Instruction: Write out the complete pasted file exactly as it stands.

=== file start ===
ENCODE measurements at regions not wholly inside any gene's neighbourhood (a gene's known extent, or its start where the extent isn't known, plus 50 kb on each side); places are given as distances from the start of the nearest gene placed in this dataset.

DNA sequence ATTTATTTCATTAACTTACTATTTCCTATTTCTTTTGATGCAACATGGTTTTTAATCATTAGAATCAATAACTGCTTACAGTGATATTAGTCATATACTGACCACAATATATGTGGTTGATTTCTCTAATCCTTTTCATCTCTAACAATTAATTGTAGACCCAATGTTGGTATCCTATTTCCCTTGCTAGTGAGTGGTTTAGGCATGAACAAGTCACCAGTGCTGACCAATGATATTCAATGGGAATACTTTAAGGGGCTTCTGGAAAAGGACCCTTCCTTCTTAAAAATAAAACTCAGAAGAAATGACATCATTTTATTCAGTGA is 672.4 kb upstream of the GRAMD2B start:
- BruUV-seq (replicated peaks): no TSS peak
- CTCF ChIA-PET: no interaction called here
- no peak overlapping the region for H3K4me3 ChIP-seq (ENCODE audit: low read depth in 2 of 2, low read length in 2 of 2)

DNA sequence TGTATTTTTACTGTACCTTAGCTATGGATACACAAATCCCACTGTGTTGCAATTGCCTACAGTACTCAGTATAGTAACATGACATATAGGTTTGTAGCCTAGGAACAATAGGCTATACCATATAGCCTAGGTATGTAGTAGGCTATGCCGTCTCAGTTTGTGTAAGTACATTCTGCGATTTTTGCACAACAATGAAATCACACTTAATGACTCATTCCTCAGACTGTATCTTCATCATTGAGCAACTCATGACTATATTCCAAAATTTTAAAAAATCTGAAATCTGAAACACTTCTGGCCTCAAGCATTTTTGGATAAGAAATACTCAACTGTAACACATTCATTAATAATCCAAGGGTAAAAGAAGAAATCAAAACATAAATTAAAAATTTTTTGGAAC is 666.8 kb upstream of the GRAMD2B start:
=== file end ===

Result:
ENCODE measurements at regions not wholly inside any gene's neighbourhood (a gene's known extent, or its start where the extent isn't known, plus 50 kb on each side); places are given as distances from the start of the nearest gene placed in this dataset.

DNA sequence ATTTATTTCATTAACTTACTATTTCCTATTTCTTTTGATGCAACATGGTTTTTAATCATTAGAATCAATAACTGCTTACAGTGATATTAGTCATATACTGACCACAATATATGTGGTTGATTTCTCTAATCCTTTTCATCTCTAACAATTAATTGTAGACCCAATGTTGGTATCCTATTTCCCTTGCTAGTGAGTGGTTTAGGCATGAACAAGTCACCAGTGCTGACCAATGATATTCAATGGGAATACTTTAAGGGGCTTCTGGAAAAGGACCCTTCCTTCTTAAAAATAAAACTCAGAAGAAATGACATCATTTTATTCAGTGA is 672.4 kb upstream of the GRAMD2B start:
- BruUV-seq (replicated peaks): no TSS peak
- CTCF ChIA-PET: no interaction called here
- no peak overlapping the region for H3K4me3 ChIP-seq (ENCODE audit: low read depth in 2 of 2, low read length in 2 of 2)

DNA sequence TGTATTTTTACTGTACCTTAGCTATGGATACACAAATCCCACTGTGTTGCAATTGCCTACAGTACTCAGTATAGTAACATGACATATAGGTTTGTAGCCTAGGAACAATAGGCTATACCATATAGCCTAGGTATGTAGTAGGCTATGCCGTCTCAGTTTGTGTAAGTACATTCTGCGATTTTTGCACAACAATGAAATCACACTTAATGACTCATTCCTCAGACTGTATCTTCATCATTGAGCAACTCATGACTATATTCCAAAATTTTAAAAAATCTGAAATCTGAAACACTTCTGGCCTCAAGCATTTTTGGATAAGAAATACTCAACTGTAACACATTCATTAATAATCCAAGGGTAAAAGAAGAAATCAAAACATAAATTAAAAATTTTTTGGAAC is 666.8 kb upstream of the GRAMD2B start: